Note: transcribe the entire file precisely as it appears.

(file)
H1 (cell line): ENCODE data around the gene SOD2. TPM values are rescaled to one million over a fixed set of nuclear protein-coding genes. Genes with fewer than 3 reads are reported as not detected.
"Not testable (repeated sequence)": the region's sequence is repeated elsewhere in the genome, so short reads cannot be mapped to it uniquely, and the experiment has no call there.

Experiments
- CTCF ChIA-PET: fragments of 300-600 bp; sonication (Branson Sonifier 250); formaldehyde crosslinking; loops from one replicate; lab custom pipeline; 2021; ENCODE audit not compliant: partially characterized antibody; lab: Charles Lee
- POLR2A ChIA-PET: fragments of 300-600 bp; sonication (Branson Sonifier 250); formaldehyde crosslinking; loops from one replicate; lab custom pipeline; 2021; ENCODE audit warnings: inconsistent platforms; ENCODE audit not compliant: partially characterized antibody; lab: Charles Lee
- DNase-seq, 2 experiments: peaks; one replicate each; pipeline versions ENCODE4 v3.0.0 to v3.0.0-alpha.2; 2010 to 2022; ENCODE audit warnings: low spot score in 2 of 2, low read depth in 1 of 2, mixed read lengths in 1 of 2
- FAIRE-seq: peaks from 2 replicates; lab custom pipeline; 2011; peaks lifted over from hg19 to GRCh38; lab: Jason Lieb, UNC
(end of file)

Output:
H1 (cell line): ENCODE data around the gene SOD2. TPM values are rescaled to one million over a fixed set of nuclear protein-coding genes. Genes with fewer than 3 reads are reported as not detected.
"Not testable (repeated sequence)": the region's sequence is repeated elsewhere in the genome, so short reads cannot be mapped to it uniquely, and the experiment has no call there.

Experiments
- CTCF ChIA-PET: fragments of 300-600 bp; sonication (Branson Sonifier 250); formaldehyde crosslinking; loops from one replicate; lab custom pipeline; 2021; ENCODE audit not compliant: partially characterized antibody; lab: Charles Lee
- POLR2A ChIA-PET: fragments of 300-600 bp; sonication (Branson Sonifier 250); formaldehyde crosslinking; loops from one replicate; lab custom pipeline; 2021; ENCODE audit warnings: inconsistent platforms; ENCODE audit not compliant: partially characterized antibody; lab: Charles Lee
- DNase-seq, 2 experiments: peaks; one replicate each; pipeline versions ENCODE4 v3.0.0 to v3.0.0-alpha.2; 2010 to 2022; ENCODE audit warnings: low spot score in 2 of 2, low read depth in 1 of 2, mixed read lengths in 1 of 2
- FAIRE-seq: peaks from 2 replicates; lab custom pipeline; 2011; peaks lifted over from hg19 to GRCh38; lab: Jason Lieb, UNC